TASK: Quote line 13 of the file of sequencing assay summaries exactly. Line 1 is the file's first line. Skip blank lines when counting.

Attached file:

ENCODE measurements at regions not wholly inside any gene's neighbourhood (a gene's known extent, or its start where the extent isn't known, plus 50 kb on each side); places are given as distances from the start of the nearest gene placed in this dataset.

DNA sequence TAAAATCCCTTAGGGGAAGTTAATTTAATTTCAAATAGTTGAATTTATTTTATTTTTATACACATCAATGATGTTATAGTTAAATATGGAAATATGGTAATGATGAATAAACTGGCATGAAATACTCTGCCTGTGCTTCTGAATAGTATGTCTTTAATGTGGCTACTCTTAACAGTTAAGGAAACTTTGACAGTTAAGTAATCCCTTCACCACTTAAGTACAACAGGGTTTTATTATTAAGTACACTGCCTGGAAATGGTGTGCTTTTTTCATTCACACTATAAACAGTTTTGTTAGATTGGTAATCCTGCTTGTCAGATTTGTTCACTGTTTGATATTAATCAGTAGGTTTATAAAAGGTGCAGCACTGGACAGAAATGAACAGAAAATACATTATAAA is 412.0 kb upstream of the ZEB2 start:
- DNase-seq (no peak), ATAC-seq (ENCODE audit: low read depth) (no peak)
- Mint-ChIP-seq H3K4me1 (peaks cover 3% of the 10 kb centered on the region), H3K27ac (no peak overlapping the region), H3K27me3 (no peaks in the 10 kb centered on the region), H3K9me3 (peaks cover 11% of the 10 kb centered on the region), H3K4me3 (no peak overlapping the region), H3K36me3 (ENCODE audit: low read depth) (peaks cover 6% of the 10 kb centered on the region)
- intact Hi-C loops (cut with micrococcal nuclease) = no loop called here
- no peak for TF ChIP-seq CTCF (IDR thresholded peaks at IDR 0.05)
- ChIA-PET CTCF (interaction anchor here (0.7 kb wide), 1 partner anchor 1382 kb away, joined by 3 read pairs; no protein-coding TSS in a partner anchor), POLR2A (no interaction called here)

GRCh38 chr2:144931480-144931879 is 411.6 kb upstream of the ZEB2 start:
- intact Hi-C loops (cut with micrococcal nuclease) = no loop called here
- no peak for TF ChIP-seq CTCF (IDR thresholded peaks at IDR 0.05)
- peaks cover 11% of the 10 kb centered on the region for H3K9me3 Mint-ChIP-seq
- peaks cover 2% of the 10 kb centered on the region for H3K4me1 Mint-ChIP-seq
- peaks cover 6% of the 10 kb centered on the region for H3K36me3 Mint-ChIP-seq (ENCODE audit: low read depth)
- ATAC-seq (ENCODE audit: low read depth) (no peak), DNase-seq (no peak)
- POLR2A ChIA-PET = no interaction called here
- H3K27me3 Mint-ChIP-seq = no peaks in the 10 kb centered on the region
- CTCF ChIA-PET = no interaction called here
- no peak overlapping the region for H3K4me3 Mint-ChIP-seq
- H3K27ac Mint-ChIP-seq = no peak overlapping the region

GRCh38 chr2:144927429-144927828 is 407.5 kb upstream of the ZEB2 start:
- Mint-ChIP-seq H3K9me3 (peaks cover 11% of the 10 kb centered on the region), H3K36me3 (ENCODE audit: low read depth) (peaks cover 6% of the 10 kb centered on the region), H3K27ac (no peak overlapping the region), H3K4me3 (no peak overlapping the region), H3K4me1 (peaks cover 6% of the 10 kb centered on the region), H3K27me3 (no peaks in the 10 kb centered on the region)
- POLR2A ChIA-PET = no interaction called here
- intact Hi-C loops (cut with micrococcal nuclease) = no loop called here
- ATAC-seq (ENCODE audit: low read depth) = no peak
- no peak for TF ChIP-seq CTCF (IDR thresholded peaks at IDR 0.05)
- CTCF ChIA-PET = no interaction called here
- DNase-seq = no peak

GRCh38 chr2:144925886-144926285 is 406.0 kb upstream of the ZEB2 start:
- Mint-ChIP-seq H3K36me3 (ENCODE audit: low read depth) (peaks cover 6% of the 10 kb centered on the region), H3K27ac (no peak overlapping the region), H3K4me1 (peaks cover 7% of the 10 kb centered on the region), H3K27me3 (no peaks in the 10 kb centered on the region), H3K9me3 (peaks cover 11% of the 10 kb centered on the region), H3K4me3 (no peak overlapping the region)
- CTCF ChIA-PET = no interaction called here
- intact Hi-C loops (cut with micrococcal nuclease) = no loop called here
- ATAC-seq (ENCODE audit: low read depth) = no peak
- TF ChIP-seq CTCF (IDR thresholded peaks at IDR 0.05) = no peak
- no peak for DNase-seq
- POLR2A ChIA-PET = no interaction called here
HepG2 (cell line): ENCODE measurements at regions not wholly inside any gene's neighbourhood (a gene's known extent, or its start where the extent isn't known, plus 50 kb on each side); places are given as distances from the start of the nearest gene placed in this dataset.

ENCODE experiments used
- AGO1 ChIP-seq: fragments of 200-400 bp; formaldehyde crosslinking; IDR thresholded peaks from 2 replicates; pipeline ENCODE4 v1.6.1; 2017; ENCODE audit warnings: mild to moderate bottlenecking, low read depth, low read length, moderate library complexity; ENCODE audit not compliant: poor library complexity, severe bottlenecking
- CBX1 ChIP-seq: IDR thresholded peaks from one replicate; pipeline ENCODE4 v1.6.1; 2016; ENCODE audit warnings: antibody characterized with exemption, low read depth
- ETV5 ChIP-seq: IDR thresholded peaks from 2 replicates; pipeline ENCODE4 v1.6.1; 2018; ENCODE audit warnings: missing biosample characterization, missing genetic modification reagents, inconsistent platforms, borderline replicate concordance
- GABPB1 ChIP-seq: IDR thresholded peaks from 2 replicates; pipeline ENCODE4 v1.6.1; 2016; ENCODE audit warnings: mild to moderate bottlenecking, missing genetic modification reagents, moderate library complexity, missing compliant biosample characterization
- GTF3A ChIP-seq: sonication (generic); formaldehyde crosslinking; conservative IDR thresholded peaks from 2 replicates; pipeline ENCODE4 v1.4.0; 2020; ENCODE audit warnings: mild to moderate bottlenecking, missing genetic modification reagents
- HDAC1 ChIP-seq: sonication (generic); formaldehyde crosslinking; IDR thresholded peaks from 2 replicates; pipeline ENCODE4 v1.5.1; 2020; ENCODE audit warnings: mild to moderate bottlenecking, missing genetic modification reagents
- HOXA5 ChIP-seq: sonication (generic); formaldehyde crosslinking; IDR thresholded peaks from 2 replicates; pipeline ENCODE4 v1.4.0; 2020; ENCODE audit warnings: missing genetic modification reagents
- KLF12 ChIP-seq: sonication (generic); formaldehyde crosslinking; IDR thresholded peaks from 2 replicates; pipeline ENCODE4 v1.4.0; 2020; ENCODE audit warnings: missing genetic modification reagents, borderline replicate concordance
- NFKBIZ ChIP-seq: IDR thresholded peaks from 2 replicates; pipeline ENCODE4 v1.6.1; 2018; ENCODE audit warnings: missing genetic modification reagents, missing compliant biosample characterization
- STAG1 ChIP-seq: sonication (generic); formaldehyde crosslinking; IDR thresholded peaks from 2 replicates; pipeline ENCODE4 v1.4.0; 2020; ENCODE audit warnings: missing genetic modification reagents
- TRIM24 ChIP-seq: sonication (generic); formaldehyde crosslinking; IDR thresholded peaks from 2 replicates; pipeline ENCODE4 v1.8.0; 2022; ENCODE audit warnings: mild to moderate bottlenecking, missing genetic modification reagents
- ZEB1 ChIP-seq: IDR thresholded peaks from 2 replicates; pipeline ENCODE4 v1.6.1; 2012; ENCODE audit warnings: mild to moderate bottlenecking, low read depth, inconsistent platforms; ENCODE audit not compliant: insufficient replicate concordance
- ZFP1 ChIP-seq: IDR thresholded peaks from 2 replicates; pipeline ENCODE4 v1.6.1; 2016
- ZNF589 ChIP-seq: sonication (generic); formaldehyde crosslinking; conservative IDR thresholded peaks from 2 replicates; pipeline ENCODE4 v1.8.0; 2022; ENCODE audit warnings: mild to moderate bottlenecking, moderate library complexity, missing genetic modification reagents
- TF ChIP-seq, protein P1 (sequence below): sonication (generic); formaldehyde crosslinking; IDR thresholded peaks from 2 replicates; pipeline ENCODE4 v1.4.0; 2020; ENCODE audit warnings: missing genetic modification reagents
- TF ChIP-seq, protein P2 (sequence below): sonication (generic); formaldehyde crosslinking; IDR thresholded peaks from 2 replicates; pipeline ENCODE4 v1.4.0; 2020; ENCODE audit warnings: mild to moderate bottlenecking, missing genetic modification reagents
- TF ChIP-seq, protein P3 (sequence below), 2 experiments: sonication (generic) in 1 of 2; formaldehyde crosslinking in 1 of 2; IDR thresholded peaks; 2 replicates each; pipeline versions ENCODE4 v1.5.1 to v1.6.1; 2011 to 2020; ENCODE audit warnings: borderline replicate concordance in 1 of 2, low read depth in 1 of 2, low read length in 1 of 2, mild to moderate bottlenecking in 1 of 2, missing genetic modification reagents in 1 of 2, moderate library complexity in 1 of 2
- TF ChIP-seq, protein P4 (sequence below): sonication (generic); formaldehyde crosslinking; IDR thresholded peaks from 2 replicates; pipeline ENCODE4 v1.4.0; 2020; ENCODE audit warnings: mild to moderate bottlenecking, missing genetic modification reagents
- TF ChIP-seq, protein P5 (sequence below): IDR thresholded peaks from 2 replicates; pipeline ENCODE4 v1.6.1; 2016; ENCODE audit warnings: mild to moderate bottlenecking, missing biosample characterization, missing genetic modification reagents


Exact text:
- peaks cover 6% of the 10 kb centered on the region for H3K36me3 Mint-ChIP-seq (ENCODE audit: low read depth)